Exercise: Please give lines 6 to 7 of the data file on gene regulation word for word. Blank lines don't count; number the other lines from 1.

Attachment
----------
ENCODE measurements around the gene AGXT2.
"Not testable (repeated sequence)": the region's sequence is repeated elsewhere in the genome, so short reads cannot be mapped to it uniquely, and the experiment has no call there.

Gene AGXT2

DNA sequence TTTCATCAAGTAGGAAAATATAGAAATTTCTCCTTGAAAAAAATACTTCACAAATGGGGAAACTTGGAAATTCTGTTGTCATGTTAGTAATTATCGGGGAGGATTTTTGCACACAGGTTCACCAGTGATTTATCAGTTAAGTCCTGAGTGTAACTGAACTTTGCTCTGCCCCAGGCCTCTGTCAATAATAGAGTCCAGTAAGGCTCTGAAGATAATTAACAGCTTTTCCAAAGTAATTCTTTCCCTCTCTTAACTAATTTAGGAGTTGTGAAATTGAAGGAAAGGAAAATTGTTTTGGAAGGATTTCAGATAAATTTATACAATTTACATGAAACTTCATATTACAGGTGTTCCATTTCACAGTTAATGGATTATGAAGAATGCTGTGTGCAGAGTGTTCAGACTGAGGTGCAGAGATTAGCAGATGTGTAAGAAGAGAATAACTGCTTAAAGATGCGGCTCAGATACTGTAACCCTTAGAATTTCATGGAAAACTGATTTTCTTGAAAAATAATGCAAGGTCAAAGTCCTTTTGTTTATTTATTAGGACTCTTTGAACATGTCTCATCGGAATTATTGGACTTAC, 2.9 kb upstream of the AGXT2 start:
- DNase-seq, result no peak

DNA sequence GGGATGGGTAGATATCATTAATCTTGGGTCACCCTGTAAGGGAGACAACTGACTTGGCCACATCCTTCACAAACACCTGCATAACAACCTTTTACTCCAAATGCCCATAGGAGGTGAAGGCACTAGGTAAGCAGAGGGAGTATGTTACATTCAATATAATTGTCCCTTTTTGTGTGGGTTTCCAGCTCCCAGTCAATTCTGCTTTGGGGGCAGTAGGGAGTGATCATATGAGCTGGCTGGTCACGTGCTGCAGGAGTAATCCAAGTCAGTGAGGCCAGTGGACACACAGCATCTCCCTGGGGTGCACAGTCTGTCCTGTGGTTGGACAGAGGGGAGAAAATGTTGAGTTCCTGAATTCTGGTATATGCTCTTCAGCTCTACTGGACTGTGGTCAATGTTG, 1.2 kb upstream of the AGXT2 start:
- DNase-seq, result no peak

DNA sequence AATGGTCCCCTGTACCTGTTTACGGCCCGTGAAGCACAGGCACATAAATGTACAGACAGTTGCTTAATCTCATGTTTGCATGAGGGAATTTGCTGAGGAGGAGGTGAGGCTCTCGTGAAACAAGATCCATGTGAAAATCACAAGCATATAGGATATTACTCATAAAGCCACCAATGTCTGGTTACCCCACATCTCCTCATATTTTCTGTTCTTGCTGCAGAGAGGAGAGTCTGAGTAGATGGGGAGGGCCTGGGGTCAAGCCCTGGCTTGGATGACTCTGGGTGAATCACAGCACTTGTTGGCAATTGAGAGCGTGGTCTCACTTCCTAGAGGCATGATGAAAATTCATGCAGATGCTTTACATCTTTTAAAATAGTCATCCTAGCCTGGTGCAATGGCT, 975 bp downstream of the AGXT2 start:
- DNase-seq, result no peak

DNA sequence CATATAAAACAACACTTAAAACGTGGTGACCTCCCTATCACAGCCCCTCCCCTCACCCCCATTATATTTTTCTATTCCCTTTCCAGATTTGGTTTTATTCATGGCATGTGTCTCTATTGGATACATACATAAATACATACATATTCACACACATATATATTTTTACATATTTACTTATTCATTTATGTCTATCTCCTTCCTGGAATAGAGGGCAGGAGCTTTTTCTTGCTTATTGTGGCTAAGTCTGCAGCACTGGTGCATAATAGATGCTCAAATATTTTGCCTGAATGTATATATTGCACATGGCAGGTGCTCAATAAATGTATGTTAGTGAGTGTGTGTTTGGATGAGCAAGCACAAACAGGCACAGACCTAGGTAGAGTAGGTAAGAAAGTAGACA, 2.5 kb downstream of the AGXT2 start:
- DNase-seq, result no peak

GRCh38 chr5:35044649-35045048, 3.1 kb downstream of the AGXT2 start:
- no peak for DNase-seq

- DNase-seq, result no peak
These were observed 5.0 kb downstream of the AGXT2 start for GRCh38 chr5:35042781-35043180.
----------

DNA sequence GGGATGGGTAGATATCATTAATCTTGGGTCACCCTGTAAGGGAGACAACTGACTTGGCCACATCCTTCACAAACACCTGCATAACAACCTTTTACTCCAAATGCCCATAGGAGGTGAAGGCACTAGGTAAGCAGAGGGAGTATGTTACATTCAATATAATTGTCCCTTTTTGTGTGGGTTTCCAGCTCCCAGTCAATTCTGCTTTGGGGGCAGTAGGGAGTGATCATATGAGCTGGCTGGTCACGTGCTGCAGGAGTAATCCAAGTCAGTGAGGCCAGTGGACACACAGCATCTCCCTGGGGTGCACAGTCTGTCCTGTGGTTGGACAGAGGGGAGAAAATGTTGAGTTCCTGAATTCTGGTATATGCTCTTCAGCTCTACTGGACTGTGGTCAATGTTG, 1.2 kb upstream of the AGXT2 start:
- DNase-seq, result no peak